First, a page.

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Date June 2019

Event ID 1107074

Category Recording

Type Excavation


NS 50290 73660 Excavations took place in June 2019, around two rock art panels in Auchnacraig Park, Faifley. These panels are known as Auchnacraig 1 and 3 in the new Scotland’s Rock art Project nomenclature. The panels are located in the former garden of Auchnacraig House which was demolished in the 1970s. Geophysical survey in this location gave indication that the foundations of this house remain extant below surface level but no above ground traces of the house survive. One small trench was opened on the E and N side of Auchnacraig 3. This rock art panel has a few cup marks on it but we found no additional symbols although a natural vesicle on the E side of the rock has the appearance of a cup mark. No features or material culture associated with the rock art were found.

Two trenches were opened around Auchnacraig 1. This is one of the most densely carved panels in West Dunbartonshire covered in a profusion of cup marks and several cups and rings. A small trench on the E side revealed a cluster of stones hard against the vertical E face of this outcrop this could be interpreted as a platform of unknown date, or perhaps is simply part of the landscaping of this location when it was a garden. This trench came down onto bedrock. The second trench, opened on the S side of the outcrop, exposed a drystone wall, which abuts the outcrop, and is likely a garden wall of 20th century date. A gap in this wall appears to be an entrance, allowing or controlling access up onto the rock outcrop itself, suggesting the rock art was made into a garden feature. A marble found in the topsoil here hints that marble games may have been played on the outcrop. A single cup mark was identified on a stone that was part of the garden wall a previously unrecorded piece of mobile rock art. No features or material culture associated with the rock art were found.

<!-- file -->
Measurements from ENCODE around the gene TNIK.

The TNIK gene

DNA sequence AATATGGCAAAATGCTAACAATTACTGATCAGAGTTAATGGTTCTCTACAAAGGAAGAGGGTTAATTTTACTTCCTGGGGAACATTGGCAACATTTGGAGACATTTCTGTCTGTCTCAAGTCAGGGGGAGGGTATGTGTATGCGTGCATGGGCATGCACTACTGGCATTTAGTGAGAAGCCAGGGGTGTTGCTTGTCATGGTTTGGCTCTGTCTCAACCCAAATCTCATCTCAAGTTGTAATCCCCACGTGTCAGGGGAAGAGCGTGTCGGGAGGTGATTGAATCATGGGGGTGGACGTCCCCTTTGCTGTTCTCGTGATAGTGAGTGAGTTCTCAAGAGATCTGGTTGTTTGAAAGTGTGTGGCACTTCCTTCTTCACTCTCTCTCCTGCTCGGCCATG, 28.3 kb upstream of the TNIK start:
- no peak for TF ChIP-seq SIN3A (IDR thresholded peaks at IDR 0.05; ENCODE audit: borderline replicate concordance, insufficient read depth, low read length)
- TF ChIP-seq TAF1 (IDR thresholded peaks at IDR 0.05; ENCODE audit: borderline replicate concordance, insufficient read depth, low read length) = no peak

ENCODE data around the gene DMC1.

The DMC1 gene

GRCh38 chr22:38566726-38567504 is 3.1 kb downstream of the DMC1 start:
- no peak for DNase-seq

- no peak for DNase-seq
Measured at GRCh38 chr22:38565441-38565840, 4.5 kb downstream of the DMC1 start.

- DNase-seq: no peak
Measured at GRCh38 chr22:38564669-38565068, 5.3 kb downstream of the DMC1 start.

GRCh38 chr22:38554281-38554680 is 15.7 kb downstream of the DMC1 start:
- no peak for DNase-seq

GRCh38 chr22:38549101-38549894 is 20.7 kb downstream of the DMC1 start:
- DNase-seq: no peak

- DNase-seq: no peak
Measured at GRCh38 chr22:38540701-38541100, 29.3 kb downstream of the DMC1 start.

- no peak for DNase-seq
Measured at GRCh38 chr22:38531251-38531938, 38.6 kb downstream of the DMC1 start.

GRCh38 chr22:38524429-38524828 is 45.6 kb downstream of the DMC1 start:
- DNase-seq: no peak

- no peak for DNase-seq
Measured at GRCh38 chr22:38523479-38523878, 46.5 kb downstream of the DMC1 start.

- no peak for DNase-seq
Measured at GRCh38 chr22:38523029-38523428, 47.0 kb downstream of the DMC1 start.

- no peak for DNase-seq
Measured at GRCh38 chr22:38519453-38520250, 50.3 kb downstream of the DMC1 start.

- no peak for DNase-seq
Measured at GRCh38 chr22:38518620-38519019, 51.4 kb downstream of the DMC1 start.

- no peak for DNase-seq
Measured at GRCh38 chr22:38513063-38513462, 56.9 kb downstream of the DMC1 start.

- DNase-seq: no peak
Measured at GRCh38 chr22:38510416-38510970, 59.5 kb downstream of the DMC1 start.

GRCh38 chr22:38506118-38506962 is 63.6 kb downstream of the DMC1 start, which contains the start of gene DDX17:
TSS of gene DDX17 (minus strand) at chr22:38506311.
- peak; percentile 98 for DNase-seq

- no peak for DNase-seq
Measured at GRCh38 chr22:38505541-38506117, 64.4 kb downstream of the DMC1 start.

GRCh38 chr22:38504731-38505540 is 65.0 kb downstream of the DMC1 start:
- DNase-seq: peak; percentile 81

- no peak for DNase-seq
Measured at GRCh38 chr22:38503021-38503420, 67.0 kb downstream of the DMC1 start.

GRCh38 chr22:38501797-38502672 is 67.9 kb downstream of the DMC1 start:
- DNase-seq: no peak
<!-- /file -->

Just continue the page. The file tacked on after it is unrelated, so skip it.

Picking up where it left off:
These excavations are part of a broader campaign of excavations around rock art panels to the north of Faifley called Faifley Rocks.

Archive: NRHE

Funder: Society of Antiquaries of Scotland

Kenneth Brophy, Alison Douglas and Tessa Poller – University of Glasgow

(Source: DES, Volume 20)

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